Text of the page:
• Let us draw the HOMO. Click on it in the Orbitals window and click Ok.
     
  • A new window wll appear, which displays details of the 3D grid for the calculation of the orbital surface. We recommend that the last column, Number of points, to be set to 150. Click ok. GABEDIT will now compute the surface. You can follow the progress of the calculation in the bottom part of the GABEDIT window. Please, wait patiently.
     
  • When the calculation of the surface ends, a new small window, "Calculations of .." will appear asking for the value of the isosurface for drawing the orbital. We recommend using the value 0.01. Click OK. A drawing of the orbital will appear. As an example, we present, below, the HOMO of BAFZEO:

    bafzeo homo orbital

     

  • The colors of the orbital lobes have nothing to do with electric charge.These colors reflect the phases of the orbital. Thus, the blue color reflects a positive phase, whereas the red color refers to a negative phase. The phases of the orbitals have no physical meaning. However, they are useful, for example, when mixing orbitals from different interacting molecules that might form a supramolecular entity.
     
  • Now, let us draw the LUMO of BAFZEO.
     
  • Important: you must erase an orbital if you want to draw another orbital. Otherwise, the next orbital will be superimposed to the previous one. So, before attempting to draw the LUMO, let us erase the HOMO.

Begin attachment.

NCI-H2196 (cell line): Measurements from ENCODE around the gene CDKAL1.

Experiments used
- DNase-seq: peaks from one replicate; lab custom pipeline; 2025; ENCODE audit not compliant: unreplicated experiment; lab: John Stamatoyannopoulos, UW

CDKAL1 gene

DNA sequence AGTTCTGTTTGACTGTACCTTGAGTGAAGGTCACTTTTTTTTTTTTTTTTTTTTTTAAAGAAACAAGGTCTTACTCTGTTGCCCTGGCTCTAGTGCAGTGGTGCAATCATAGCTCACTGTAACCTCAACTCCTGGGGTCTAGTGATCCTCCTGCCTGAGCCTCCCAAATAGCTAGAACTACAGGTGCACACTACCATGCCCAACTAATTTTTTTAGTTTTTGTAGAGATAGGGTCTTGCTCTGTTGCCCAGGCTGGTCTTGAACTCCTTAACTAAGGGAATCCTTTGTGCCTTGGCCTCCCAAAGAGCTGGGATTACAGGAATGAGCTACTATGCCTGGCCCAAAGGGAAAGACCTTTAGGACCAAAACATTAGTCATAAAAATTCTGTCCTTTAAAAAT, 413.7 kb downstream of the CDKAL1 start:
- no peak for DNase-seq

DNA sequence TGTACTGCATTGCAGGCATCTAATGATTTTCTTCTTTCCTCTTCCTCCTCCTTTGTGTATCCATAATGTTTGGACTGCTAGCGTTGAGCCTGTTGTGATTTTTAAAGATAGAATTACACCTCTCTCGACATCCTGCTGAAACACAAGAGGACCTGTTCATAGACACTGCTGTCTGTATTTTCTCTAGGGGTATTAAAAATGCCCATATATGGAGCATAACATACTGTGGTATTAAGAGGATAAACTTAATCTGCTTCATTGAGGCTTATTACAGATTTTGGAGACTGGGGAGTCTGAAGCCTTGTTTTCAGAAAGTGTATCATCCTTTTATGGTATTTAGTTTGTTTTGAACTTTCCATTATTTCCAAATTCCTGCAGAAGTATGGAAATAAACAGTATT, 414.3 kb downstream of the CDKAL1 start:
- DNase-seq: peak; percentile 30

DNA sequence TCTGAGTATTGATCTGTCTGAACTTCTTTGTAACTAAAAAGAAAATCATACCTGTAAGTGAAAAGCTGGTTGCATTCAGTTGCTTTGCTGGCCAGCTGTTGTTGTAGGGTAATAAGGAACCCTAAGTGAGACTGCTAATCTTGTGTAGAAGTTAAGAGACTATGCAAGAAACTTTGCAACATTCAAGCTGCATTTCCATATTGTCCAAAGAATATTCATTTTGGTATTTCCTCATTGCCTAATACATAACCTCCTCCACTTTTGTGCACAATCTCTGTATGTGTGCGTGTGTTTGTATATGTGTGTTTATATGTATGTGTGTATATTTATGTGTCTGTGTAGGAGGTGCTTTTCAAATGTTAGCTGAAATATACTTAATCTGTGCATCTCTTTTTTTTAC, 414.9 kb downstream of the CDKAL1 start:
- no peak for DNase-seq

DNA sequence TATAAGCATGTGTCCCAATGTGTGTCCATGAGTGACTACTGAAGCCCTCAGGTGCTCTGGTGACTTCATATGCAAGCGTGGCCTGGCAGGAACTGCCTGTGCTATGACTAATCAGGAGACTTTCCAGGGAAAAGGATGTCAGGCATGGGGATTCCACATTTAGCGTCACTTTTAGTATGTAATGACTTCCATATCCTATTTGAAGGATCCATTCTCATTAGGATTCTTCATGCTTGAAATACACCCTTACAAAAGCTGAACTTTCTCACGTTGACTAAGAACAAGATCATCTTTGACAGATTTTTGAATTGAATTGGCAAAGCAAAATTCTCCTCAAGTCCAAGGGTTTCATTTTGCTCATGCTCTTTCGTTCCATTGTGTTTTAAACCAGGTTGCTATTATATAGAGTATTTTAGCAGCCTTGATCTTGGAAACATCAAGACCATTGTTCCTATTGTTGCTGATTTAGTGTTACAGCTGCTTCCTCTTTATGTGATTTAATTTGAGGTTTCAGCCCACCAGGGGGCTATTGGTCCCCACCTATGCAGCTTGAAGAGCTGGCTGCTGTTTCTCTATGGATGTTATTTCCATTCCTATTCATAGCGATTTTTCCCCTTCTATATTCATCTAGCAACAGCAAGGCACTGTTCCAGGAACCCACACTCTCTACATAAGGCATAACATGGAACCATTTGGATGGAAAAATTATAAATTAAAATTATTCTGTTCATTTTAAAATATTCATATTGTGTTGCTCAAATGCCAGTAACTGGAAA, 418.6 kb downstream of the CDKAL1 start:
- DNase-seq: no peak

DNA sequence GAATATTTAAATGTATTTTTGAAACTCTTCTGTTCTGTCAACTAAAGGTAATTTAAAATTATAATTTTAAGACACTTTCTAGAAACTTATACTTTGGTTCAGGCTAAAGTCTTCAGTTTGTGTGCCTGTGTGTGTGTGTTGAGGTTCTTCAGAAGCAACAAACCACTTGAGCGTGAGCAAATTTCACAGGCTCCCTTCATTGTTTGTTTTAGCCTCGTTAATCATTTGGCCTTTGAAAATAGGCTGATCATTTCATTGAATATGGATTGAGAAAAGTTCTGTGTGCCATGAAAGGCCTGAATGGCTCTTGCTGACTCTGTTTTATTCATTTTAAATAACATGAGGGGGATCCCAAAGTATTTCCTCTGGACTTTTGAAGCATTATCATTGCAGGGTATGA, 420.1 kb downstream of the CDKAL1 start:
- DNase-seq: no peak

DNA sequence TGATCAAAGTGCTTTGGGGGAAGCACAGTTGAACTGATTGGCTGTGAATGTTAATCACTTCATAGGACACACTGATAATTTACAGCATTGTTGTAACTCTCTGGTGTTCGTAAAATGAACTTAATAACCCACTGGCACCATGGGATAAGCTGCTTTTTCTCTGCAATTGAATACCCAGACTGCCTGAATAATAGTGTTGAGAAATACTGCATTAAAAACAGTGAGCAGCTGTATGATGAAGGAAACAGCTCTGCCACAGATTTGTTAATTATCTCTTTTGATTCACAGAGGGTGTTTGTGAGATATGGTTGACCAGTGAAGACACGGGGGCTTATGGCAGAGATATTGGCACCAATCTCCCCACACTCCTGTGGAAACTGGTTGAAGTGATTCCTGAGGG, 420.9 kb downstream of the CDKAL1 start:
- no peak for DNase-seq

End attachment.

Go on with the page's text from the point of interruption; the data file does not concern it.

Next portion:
• Right click anywhere in the black part of the GABEDIT window. A column menu will appear. Choose the Surfaces option, and then, on its right, choose delete all.
       
  • Again, right click anywhere in black part of the GABEDIT window. In the column menu, choose Orbitals, and then Selection.
     
  • Once again, it is important to emphasize that since all lanthanide complexes are closed shell molecules, alpha orbitals are identical to the corresponding beta orbitals. Therefore, we can concern ourselves with the Alpha Orbitals tab only.
     
  • Pay attention to the Occ. column. This indicates the occupation number of the alpha orbital of number Nr. In this case (BAFZEO), orbital 88 is the LUMO because it is orbital with the lowest energy with Occ equal to zero - that is, the lowest unoccupied molecular orbital.
     
  • Let us draw the LUMO. Click on it in the Orbitals window and click Ok.
     
  • A new window will appear which displays details of the 3D grid for the calculation of the orbital surface. We recommend that the last column, Number of points, to be set to 150. Click ok. GABEDIT will now compute the surface. You can follow the progress of the calculation in the bottom part of the GABEDIT window. Wait patiently.
     
  • When the calculation of the surface ends, a new small window, "Calculations of .." will appear asking for the value of the isosurface for drwaing the orbital. We recommend using the value 0.01. Click OK. A drawing of the orbital will appear. As an example, we present, below, the LUMO of BAFZEO:

    bafzeo lumo orbital